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The software I'm using is QGis 3.16.0.

In order for a study project, I need to rasterise a vector layer (polygons) in order to classify certain classes of a certain attribute column with the process "Reclassify by table".

The attribute COVERTYPE consists of eight classes: AGR, BAR, CON, HDW, MIX, SHB, URB and WAT.

I tried to rasterise my vector field using the SAGA Tool "Rasterise". As "Attribute" I chose COVERTYPE, which is the correct one. For my other options please look at this screenshot:

enter image description here

Might there be any wrong settings in my configuration? I'm not that familiar with rasterising just yet...

For my rasterised layer, I just want to have eight different classes as well which I can classify then easily with the raster calculator. How do I know now, after I successfully rasterised my vector layer, which value represents which class?

By looking at the histogramm of my rasterised layer, there should be just eight different pixel values, instead I see many different pixel values, although my attribute covertype just has eight different classes. See also: enter image description here

For your information, during the SAGA Rasterise process, there is the following warning: selected attribute is not numeric; generating unique identifiers instead. See also:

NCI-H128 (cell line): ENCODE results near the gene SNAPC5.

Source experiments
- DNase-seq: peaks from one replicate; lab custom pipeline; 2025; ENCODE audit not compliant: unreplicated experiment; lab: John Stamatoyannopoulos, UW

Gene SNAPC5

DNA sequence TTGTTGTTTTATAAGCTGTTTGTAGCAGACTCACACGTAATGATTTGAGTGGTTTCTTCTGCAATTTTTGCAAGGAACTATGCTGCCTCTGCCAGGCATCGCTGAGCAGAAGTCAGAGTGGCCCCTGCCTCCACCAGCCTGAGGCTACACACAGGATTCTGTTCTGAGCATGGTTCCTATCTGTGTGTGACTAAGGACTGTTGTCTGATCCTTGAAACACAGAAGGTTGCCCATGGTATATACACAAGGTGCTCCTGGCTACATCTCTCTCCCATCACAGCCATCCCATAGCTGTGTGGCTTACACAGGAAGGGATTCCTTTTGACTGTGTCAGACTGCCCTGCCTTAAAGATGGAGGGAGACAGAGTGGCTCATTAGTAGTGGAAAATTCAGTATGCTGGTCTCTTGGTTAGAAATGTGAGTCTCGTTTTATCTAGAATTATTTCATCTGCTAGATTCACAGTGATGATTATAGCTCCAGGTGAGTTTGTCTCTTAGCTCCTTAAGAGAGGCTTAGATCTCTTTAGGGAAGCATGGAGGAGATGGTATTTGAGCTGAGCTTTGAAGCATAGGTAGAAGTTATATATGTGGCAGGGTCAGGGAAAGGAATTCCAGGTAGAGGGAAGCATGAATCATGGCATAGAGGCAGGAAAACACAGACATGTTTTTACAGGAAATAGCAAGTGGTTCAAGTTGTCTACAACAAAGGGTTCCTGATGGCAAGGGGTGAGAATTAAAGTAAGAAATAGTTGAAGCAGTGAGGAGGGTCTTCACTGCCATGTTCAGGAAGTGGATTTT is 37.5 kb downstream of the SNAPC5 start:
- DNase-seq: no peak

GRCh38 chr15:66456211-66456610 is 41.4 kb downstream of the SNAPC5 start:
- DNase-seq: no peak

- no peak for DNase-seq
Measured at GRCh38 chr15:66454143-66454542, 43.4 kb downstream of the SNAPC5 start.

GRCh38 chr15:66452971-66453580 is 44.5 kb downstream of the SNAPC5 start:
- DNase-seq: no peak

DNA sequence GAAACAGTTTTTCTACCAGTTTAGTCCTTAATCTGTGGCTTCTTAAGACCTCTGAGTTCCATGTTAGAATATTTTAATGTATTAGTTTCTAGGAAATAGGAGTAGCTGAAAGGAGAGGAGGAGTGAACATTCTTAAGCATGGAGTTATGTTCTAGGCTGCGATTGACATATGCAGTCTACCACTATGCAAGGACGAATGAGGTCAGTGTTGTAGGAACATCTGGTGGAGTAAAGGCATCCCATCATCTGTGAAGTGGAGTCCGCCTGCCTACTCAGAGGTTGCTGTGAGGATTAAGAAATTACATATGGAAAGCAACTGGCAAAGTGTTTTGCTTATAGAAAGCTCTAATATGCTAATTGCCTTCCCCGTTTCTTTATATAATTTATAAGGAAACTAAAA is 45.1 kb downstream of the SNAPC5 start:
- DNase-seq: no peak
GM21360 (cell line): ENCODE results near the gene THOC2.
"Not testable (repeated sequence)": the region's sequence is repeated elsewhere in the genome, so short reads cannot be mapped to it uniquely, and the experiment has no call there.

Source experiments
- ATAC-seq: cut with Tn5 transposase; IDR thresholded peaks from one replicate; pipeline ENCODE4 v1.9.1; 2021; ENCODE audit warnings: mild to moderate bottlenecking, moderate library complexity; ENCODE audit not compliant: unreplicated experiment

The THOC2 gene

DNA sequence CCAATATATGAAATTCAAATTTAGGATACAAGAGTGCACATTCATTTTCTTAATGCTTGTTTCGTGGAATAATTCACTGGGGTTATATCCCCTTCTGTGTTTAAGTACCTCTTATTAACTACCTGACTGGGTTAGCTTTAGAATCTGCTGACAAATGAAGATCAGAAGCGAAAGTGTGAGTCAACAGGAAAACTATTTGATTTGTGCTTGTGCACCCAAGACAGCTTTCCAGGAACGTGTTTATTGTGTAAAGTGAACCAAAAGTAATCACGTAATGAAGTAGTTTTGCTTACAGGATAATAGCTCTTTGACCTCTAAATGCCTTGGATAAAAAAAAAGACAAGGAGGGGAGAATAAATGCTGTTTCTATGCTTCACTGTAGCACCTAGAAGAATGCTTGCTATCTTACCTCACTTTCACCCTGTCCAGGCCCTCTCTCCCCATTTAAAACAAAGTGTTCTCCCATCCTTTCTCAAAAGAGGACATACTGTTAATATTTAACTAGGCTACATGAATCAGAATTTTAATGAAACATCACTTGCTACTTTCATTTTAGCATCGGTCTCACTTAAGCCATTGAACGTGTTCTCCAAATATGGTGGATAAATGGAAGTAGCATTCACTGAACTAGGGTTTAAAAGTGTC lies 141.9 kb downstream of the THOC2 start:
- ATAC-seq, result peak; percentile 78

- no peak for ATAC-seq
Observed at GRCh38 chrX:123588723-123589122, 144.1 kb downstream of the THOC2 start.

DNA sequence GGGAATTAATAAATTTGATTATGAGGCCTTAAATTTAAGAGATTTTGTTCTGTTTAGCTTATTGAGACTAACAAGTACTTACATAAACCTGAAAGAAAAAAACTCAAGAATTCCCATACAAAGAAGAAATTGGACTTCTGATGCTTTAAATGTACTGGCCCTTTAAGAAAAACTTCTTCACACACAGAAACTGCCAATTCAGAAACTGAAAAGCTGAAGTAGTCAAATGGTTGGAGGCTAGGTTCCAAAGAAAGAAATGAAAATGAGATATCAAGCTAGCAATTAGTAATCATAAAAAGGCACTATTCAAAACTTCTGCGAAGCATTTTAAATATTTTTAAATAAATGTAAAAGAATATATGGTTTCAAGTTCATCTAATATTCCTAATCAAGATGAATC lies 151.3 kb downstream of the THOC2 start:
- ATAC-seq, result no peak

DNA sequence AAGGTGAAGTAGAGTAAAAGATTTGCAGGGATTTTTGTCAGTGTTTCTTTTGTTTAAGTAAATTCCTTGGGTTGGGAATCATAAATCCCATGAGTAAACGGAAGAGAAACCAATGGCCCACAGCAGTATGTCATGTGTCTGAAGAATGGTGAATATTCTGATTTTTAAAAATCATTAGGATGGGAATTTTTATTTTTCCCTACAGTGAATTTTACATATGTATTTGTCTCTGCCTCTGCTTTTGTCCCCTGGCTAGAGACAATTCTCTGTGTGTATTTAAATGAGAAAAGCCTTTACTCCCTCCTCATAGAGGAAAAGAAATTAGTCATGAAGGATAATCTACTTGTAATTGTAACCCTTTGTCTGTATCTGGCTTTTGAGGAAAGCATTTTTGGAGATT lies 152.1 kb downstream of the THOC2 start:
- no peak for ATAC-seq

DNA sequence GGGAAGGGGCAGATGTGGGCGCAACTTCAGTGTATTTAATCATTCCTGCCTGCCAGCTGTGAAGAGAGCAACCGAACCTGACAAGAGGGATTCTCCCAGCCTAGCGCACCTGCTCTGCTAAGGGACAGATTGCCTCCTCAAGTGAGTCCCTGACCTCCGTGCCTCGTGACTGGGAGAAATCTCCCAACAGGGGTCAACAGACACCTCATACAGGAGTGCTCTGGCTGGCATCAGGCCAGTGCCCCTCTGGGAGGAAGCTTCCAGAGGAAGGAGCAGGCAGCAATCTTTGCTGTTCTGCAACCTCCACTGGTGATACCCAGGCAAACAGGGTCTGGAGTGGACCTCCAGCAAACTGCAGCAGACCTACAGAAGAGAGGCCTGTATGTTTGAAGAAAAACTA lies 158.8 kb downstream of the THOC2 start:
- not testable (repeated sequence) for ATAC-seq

enter image description here

Could that be the problem? Firstly, do I have to give my attributes AGR, BAR, and so on numbers? That wouldn't quite be possible, because I have around 1000 objects...

Is there any other process which is better for my certain purpose? Unfortunately, the process "Rasterise (vector to raster)" doesn't even work, there is no output map.

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  • "The software I'm using is the recent version of QGIS": always include the version number. There are at least two "recent" versions: the long term release LTR (3.10) and the newest (3.16), each of them having different point releases, at the moment (2021/01/15) 3.10.14 and 3.16.3 respectively, see: qgis.org/en/site/getinvolved/development/… or on the upper left corner of qgis.org
    – Babel
    Jan 24, 2021 at 12:09